Fox And Friends: Wow, has this ever aired this late in the show? Who cares? We’re going to get THE CRAWL in a bit! In the meantime, we listen to the three hosts “debate” Obama’s State Of The Union address. Monyihan’s clueless anchor is a continual delight. (“My favorite ‘p’ word is ‘pasghetti!”) However, interviews with Ted Nugent and a UK health official aren’t nearly as fun as watching the Killan, Bayer, and Monyihan interact with each other. The crawl is great as always (“Mumford’s daughters are NOT in foster care"), but there was something off about this iteration of the sketch. Also, where the hell was Waltz? His absence was probably explainable, but odd all the same.This was a "C" level sketch almost single-handedly saved by the crawl. [Grade: B-]
Alabama Shakes take the stage again to perform “Always Alright”. This band is a bit like The Black Keys and Mumford And Sons: if you like one song, there’s a damn good chance you’ll like them all. Obviously, this isn’t “Hold On” with different lyrics, but it’s so well within the same spectrum that it will appeal to those already sold on the band yet not do much to draw skeptics in. Me? I’m a fan, even if “Hold On” has more emotional heft. [Grade: B+]
Secret Admirer: Well, this is happening! I’m not sure I like it, and Lord knows the audience is as creeped out as much as everyone in the sketch itself. The 12:55 am sketch is a fine time to try something off-the-wall, but there’s something desperate and off-putting about this. It doesn’t help that Waltz has trouble with the cue cards at various points. The reactions the various males have to Waltz’s line of questioning is pretty funny, but overall there’s an ick factor here that the sketch never really overcomes. [Grade: B-]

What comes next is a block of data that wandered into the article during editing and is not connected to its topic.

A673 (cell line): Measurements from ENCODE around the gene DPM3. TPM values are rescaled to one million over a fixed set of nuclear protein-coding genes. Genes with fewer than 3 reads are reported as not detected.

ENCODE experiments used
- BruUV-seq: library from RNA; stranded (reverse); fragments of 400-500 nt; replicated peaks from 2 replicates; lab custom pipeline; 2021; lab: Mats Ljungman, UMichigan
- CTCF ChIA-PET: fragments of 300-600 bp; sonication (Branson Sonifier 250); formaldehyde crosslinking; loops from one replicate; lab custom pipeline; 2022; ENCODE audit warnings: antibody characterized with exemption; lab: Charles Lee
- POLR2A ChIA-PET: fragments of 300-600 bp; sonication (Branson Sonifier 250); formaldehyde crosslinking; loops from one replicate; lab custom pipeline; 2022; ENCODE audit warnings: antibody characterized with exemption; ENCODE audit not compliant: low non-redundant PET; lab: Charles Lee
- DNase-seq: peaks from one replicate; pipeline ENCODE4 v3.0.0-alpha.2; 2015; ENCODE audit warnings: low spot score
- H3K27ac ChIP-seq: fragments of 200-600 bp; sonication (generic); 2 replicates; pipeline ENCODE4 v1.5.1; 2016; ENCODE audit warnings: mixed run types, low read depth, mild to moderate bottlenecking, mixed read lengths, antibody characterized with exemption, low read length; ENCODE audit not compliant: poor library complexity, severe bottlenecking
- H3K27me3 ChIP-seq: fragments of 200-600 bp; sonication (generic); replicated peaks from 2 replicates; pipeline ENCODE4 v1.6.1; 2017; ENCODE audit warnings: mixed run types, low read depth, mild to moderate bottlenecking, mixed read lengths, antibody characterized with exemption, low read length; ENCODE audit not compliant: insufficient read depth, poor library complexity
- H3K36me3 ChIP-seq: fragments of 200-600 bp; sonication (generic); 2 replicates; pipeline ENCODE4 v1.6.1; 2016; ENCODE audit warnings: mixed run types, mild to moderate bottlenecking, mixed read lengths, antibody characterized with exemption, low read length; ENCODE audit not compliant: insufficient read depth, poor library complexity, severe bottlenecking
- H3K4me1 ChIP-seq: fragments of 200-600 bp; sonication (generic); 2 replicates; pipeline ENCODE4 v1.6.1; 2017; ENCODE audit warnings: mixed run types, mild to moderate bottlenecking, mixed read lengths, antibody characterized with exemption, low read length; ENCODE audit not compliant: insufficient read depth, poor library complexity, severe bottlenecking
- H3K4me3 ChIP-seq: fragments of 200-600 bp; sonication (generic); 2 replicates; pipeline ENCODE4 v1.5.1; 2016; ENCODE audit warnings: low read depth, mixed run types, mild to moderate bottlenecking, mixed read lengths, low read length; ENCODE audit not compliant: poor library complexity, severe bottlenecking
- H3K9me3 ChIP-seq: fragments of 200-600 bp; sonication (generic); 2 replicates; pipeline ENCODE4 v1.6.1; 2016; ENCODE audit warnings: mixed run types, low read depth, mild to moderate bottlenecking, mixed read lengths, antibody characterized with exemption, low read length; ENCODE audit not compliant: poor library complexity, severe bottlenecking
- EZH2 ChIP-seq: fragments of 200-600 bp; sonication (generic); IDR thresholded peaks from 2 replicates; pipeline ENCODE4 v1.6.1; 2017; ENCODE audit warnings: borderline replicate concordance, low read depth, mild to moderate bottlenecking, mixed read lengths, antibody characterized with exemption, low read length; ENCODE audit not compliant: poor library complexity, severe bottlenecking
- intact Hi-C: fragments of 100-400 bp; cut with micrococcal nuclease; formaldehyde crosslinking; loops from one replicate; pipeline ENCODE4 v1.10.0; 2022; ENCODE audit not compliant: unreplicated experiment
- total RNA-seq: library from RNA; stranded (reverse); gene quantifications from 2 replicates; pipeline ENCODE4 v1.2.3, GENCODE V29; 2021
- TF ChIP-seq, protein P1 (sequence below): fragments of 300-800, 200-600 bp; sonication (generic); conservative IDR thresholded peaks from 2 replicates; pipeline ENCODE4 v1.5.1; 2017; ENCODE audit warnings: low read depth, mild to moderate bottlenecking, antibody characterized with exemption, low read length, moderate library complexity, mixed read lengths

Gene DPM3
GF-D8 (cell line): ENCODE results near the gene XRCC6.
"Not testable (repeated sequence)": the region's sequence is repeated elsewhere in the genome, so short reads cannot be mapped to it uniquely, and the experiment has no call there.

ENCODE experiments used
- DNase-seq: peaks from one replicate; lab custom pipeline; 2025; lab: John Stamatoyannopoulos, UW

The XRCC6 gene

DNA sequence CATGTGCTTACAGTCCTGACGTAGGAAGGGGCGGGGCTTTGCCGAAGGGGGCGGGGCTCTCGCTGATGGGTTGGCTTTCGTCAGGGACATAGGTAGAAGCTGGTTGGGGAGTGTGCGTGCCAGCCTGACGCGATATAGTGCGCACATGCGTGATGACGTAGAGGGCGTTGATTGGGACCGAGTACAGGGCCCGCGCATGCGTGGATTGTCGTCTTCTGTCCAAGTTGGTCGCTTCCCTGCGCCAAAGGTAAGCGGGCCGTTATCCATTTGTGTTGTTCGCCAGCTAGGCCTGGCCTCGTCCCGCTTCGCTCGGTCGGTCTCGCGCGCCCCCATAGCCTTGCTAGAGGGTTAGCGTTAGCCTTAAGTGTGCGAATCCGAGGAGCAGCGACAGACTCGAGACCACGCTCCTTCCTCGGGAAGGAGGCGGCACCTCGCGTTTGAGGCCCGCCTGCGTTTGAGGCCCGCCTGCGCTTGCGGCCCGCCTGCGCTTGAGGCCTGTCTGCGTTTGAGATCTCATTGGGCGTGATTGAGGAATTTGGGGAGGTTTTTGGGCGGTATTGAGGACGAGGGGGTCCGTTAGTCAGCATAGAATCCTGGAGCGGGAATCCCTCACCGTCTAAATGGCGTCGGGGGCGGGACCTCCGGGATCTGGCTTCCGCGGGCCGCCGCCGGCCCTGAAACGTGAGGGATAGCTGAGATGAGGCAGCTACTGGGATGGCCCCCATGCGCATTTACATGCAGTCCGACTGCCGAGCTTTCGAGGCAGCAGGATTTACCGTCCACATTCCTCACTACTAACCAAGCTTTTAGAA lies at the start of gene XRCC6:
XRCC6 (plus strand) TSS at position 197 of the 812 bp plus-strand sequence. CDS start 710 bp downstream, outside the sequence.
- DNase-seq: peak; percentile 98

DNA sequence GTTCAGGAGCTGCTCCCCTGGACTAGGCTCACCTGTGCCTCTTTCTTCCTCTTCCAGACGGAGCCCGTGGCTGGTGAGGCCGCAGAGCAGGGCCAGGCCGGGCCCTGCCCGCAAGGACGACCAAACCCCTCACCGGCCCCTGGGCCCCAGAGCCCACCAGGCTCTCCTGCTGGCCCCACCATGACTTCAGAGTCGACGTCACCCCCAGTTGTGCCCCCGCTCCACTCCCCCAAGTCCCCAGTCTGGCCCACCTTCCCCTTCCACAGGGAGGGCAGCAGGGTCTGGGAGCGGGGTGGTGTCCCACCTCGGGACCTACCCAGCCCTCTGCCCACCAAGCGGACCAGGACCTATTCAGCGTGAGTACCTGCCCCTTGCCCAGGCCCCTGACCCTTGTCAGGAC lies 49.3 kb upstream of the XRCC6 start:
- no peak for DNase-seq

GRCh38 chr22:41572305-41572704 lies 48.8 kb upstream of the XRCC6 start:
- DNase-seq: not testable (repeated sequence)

Best Sketch: “What Have YOU Become?”
Worst Sketch: “Regine”
Biggest Takeaway: Sometimes, the stars align. And while this didn’t end up being a truly classic episode, it was probably the best one all season. Waltz’s accent could have been something of a liability. Instead, the show leaned into it, came up with some interesting solutions, and in doing so created sketches that were only possible with the host included in them. That’s all we can really ask.
What did you think of Christoph Waltz’s performance? Was this a highlight or lowlight of the season? Were you excited to hear that Kevin Hart will be hosting next in early March? Sound off below!
Everything: Saturday Night Live
Latest news, photos, reviews, interviews, videos and more.